Rare side effects (occurs in less than 1 in 1,000 people)
Painful neuropathy (pain due to nerve damage): If your blood sugar levels improve quickly, you may experience nerve related pain. This side effect is usually transient and can be quite painful.
Report side effects
If you experience any side effects, inform your doctor or pharmacist. This also includes any side effects that have not been listed above.
WARNINGS & PRECAUTIONS
Do not use Levemir if:
- You are allergic to insulin detemir or any of the ingredients it contains.
- If you are experiencing hypoglycemia (low blood sugar).
- Used with insulin pumps.
- If the device is damaged, crushed or dropped.
- It has been previously frozen.
- It does not appear colorless or clear.
Your approval to use insulin or dosage requirements may be affected by the following:
- If you have trouble with your liver or kidneys or your thyroid, pituitary or adrenal glands.
- If you exercise more than regular or have made drastic dietary changes which can affect your blood glucose levels.
- If you are travelling abroad to a different time zone. Your insulin schedule may change as a result.
- If you are experiencing illness. If this happens, do not stop taking your insulin and consult your doctor.
- If you experience skin changes at injection site.
- If you have a very low albumin you will need to monitor your blood sugar levels.
Inform your doctor or pharmacist if you are currently taking, or have recently taken any of the medications mentioned below. These medications may affect blood glucose levels and may require an adjustment to your insulin treatment.
Hypoglycemia (low blood sugar) may occur if you take:
- Anabolic steroids (such as testosterone)
- Angiotensin converting enzyme (ACE) inhibitors (used to treat certain heart conditions or Beta-blockers (used to treat high blood pressure)
- Monoamine oxidase inhibitors (MAOI) (used to treat depression)
- Salicylates (used to relieve pain and lower fever)
- Sulphonamides (used to treat infections)
- Other diabetes medications
Hyperglycemia (high blood sugar) may occur if you take:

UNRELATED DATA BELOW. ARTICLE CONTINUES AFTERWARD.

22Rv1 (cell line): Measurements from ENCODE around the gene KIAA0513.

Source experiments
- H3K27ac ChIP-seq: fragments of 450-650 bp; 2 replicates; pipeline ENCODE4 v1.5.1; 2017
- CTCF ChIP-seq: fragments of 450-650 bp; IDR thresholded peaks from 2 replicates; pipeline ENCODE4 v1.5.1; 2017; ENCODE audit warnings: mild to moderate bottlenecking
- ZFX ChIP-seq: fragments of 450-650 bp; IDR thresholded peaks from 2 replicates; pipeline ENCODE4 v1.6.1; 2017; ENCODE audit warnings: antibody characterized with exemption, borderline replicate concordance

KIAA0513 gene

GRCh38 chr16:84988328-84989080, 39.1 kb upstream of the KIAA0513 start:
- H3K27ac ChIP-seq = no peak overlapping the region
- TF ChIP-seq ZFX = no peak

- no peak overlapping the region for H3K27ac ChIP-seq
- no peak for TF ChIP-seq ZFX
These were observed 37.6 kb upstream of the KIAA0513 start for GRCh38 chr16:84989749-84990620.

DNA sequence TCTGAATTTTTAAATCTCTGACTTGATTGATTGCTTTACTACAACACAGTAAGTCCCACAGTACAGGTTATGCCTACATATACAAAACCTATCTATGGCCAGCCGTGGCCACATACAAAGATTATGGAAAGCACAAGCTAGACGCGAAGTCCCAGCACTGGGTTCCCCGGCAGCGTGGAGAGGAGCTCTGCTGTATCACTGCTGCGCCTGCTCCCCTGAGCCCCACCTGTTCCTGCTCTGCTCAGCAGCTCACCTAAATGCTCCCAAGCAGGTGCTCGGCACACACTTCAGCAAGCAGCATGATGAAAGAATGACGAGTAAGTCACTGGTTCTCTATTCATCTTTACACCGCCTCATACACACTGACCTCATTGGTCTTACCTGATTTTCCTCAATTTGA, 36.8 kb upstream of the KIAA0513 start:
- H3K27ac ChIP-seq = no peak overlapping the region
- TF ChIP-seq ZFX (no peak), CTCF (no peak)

- Growth hormone
- Octreotide and lanreotide
- Oral contraceptives
- Thyroid hormones
Alcohol may affect blood sugar levels, causing them to rise or fall. It’s recommended to be careful when drinking alcohol and monitor blood sugar levels.
Pregnancy and Breast feeding
Consult your doctor if you are pregnant or planning on pregnancy as this may affect your insulin dosage. Expecting mothers will need to monitor their blood sugar levels to avoid hypoglycemia and avoid any complications.
Breast feeding mothers may require an adjustment to their dosage. Speak to your doctor or pharmacist if you are taking Levemir while breast feeding or pregnant.
Driving or operating heavy machinery
Discuss with your doctor whether it is safe for you to drive or operate heavy machinery while taking Levemir. Let them know if you:
- experience frequent hypoglycemia
- find it hard to recognize hypoglycemia
- if your blood sugar levels are too high or low as they may affect concentration and could lead to endangering yourself and/or others
Some patients with type 2 diabetes and heart disease or previous stroke that were treated with insulin and pioglitazone experienced the development of heart failure.
Consult your doctor immediately if you experience signs of heart failure that may include rapid weight gain, shortness of breath or localized swellin (edema).
Let your doctor know if you have taken any of the medications listed above and if you are taking any other prescription medication, over-the-counter medications, vitamins or herbal supplements.
Inform your doctor if you have any significant health complications including:
- if you smoke
- are pregnant or breastfeeding
- have allergies to any medications
- if you are currently taking any other prescription medication, OTC drugs, vitamins or supplements.